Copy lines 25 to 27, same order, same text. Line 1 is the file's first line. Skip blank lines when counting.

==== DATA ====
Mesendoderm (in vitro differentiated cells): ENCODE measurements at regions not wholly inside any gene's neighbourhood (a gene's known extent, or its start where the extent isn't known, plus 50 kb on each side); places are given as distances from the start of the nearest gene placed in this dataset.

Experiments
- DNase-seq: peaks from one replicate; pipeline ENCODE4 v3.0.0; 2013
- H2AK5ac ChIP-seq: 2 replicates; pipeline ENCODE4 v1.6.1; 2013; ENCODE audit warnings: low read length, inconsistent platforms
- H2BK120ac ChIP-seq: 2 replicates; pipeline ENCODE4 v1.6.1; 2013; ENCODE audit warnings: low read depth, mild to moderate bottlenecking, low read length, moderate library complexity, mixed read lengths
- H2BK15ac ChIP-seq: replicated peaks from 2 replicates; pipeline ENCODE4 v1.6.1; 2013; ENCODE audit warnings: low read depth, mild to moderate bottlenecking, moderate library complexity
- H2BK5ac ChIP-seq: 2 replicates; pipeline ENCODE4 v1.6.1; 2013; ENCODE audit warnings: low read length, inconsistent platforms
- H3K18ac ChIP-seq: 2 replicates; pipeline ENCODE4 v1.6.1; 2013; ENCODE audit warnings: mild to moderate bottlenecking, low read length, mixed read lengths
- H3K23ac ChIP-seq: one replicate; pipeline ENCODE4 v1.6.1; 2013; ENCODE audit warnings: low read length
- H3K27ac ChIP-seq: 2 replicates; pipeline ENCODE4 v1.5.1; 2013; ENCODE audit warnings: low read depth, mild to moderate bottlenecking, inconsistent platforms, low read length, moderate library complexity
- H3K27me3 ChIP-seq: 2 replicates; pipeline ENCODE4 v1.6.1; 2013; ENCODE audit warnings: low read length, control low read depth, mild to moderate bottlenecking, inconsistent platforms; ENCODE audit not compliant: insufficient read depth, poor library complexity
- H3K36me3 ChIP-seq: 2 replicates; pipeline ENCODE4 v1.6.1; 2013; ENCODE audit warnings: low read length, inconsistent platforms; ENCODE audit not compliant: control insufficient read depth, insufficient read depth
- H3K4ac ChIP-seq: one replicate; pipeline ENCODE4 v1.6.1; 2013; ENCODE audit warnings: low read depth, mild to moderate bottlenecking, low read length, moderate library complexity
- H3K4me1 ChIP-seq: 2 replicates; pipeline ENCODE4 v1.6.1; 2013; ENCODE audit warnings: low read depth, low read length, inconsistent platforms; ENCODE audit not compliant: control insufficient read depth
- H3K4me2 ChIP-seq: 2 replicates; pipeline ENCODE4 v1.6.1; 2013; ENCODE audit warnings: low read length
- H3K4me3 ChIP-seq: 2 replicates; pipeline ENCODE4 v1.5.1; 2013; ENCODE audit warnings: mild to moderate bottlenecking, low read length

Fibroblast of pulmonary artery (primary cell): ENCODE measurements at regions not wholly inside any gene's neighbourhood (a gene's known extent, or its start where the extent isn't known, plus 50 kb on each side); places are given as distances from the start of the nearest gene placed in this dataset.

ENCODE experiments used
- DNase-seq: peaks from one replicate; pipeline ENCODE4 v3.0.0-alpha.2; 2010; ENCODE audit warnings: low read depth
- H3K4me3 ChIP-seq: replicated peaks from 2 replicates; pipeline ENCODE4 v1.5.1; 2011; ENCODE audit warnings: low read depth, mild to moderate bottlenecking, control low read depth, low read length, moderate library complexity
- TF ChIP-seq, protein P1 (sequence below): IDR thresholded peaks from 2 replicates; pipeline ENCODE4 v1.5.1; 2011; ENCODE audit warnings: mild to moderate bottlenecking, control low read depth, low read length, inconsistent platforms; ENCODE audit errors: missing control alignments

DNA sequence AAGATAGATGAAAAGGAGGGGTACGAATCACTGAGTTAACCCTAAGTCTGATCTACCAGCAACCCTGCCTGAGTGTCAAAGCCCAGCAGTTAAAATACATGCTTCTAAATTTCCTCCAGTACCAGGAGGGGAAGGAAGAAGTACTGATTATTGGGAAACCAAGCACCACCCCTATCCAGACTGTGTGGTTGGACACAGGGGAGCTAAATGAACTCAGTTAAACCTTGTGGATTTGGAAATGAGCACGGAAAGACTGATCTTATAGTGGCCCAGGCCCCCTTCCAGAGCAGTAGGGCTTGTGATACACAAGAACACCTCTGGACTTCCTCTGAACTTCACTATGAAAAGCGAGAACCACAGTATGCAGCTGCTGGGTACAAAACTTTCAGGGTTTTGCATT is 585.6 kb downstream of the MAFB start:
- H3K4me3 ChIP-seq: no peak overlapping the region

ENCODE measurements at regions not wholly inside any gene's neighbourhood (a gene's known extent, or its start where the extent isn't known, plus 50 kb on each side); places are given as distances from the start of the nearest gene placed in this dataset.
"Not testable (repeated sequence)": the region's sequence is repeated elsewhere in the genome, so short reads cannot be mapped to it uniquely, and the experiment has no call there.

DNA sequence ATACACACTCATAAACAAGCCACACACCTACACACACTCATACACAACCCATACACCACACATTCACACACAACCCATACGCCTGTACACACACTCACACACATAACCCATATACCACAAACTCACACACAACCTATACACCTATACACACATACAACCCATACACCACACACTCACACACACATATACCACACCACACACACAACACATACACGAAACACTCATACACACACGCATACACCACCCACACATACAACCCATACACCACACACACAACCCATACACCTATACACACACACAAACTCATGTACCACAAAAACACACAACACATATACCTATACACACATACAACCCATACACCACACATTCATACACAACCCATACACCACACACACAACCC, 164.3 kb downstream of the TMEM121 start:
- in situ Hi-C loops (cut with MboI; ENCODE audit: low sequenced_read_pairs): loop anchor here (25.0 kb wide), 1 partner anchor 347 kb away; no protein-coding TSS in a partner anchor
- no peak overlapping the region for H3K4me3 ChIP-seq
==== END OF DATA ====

"Not testable (repeated sequence)": the region's sequence is repeated elsewhere in the genome, so short reads cannot be mapped to it uniquely, and the experiment has no call there.

DNA sequence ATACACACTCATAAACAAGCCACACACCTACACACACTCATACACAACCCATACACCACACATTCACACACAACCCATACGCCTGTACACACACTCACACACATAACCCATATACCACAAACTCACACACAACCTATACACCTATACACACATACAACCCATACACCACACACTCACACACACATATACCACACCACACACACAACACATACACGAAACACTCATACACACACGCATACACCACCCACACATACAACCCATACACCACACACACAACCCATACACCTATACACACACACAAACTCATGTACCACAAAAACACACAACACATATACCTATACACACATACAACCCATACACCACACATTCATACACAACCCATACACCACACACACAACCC, 164.3 kb downstream of the TMEM121 start:
- in situ Hi-C loops (cut with MboI; ENCODE audit: low sequenced_read_pairs): loop anchor here (25.0 kb wide), 1 partner anchor 347 kb away; no protein-coding TSS in a partner anchor